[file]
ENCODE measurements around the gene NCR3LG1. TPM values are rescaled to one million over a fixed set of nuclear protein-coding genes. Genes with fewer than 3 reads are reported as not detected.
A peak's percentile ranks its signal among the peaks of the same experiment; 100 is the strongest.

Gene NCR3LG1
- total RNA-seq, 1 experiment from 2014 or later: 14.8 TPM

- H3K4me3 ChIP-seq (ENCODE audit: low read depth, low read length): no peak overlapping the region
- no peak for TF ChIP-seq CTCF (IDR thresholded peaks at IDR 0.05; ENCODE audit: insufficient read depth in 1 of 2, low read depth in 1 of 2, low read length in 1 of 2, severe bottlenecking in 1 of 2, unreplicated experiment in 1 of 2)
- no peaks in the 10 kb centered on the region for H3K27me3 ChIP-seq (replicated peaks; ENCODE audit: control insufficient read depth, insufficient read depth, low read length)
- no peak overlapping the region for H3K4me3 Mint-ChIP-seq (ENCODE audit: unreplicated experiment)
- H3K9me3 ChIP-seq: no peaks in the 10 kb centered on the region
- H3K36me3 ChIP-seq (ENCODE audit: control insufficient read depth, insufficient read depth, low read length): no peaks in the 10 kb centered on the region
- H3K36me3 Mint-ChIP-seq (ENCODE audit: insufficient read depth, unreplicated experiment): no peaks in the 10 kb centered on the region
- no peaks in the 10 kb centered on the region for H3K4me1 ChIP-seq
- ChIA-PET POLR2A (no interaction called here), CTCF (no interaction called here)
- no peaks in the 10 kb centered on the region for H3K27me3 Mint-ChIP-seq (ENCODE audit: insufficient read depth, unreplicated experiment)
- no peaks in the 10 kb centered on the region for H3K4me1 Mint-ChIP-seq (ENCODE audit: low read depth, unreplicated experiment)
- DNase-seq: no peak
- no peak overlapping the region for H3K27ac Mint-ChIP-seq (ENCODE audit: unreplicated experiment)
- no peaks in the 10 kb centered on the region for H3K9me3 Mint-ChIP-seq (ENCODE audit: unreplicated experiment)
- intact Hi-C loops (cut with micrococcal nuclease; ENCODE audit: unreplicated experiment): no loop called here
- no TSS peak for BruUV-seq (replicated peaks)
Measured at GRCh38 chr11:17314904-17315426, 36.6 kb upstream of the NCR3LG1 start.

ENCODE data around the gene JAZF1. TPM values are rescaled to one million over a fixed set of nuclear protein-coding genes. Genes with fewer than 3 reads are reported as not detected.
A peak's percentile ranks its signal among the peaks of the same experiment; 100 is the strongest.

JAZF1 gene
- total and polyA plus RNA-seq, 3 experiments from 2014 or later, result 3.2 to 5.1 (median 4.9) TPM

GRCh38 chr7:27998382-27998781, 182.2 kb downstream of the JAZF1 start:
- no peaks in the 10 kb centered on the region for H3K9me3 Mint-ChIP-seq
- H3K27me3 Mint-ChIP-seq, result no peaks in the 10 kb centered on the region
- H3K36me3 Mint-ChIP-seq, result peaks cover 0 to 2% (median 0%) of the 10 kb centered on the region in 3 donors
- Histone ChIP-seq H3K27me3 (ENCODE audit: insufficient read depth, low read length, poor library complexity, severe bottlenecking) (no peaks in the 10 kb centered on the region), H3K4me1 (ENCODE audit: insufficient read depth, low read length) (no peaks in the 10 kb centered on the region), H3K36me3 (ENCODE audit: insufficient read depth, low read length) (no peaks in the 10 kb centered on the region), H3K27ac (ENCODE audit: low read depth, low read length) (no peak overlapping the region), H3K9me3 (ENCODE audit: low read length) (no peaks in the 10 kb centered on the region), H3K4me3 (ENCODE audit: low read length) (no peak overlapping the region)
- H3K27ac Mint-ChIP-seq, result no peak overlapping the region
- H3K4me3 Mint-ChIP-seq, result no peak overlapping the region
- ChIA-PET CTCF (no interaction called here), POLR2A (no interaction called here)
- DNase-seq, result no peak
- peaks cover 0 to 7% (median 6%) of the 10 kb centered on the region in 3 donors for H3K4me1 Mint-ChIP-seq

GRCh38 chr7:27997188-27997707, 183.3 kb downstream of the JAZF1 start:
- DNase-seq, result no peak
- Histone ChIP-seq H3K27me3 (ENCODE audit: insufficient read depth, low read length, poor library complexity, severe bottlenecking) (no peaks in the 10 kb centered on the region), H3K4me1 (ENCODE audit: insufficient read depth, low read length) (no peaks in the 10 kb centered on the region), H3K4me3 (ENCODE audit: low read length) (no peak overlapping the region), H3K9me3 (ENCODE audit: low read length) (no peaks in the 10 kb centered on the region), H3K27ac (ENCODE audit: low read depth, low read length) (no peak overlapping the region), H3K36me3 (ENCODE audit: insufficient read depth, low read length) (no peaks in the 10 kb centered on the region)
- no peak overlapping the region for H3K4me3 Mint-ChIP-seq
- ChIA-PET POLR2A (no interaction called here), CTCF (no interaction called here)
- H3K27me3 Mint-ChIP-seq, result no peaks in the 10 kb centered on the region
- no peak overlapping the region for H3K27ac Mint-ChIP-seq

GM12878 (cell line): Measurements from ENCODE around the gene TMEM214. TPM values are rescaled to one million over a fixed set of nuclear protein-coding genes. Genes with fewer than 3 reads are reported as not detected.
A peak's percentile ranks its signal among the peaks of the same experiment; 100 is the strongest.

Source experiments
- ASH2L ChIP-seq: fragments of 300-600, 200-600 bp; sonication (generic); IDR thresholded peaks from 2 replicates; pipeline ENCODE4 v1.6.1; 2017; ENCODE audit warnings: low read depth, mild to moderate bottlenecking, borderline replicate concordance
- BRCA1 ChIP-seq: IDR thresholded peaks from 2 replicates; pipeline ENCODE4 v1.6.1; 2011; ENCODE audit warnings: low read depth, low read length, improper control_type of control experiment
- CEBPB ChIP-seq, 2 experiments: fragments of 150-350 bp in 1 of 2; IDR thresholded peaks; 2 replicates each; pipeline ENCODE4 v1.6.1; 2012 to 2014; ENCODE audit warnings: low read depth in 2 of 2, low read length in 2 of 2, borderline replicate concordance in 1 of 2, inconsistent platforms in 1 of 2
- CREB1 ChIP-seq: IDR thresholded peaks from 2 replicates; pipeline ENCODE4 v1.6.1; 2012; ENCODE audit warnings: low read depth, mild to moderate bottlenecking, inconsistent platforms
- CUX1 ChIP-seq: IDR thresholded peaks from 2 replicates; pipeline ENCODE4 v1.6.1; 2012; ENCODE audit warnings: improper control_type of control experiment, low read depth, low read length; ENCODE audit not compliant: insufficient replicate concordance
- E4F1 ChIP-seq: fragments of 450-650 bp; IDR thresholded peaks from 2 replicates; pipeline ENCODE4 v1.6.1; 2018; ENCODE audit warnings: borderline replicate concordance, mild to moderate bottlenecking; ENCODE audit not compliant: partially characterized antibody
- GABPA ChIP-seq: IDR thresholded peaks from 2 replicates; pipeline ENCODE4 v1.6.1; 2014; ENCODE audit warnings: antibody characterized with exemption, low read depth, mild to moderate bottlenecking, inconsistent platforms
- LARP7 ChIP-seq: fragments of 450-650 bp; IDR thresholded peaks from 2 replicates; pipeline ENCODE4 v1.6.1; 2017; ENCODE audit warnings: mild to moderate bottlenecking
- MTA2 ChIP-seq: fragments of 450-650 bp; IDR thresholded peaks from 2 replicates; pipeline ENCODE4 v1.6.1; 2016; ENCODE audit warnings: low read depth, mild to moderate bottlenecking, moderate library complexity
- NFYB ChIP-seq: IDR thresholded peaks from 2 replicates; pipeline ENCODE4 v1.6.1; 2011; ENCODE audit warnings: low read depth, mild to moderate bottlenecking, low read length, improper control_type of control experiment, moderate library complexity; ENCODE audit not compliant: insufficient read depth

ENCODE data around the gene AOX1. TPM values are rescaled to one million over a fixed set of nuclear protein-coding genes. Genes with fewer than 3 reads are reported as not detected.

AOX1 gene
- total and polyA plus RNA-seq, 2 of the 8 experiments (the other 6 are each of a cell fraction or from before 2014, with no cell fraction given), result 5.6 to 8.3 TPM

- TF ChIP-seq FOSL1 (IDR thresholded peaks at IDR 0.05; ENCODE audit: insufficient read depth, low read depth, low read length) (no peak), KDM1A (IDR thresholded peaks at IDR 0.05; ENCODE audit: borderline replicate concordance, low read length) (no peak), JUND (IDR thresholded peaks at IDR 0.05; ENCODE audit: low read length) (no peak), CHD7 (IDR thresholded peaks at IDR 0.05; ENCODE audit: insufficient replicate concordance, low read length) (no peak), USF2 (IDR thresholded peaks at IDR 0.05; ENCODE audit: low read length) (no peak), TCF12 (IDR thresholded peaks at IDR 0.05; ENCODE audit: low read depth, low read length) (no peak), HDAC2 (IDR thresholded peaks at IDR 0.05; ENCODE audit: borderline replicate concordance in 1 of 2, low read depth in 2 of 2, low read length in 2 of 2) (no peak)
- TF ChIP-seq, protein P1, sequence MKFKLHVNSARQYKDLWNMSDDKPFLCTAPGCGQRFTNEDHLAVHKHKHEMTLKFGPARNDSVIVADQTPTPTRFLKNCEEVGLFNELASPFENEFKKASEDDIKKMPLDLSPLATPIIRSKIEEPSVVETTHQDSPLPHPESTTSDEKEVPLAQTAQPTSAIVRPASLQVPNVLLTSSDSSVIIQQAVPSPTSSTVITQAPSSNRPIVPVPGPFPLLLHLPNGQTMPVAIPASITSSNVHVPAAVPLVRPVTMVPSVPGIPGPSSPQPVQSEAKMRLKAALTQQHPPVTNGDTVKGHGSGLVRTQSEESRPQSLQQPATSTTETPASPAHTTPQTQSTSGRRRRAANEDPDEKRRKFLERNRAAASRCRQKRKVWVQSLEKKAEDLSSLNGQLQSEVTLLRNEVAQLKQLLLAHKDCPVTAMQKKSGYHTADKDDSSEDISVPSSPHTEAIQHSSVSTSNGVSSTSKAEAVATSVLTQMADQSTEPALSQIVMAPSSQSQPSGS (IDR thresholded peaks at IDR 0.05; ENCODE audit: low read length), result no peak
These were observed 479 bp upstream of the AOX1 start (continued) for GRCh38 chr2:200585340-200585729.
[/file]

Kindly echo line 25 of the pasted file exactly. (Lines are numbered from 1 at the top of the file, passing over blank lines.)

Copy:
- total and polyA plus RNA-seq, 3 experiments from 2014 or later, result 3.2 to 5.1 (median 4.9) TPM